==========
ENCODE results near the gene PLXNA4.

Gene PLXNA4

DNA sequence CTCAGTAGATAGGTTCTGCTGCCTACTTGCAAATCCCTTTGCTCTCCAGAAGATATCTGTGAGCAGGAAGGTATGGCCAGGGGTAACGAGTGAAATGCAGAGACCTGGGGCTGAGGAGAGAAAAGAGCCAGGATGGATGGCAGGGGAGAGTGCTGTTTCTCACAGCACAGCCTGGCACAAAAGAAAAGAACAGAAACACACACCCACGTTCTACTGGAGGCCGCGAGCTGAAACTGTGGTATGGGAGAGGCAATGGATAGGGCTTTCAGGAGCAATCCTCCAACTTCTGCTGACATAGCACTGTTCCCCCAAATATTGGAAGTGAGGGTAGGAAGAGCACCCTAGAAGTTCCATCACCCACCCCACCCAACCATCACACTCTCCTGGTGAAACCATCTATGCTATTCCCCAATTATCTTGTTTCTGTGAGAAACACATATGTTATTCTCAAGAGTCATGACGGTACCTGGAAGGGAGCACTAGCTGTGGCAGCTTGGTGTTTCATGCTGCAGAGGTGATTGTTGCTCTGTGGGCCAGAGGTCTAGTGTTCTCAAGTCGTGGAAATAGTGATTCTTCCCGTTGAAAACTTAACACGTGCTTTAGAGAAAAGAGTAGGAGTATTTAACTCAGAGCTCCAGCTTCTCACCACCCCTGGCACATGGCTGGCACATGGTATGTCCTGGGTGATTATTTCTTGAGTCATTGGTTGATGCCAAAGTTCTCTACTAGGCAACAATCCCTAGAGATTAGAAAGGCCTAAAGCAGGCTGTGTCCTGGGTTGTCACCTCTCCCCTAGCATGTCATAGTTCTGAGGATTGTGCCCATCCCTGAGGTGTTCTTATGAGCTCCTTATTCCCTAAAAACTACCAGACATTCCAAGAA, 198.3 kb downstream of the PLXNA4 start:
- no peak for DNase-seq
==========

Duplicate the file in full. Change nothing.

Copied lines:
ENCODE results near the gene PLXNA4.

Gene PLXNA4

DNA sequence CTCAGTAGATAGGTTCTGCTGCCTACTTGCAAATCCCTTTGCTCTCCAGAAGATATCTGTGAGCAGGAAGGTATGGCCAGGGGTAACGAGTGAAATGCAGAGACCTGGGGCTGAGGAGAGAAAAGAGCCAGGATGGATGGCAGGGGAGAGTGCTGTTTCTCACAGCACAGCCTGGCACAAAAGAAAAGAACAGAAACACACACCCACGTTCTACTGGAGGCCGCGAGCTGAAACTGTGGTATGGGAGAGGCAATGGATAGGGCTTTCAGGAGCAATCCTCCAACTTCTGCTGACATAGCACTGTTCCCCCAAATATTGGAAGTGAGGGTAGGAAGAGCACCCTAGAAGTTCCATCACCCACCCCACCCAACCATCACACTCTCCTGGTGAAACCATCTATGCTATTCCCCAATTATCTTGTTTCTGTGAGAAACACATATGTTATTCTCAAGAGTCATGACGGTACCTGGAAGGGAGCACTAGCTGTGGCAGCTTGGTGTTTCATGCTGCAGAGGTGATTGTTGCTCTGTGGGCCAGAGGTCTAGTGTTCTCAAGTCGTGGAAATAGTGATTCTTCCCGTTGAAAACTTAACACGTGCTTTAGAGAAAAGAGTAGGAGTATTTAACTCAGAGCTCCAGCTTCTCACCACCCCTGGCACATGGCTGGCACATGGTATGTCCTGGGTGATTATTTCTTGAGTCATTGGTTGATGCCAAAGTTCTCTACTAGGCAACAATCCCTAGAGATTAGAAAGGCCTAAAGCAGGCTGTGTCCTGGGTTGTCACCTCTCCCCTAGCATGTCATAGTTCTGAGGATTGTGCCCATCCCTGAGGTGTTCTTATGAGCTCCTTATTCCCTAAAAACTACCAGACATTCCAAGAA, 198.3 kb downstream of the PLXNA4 start:
- no peak for DNase-seq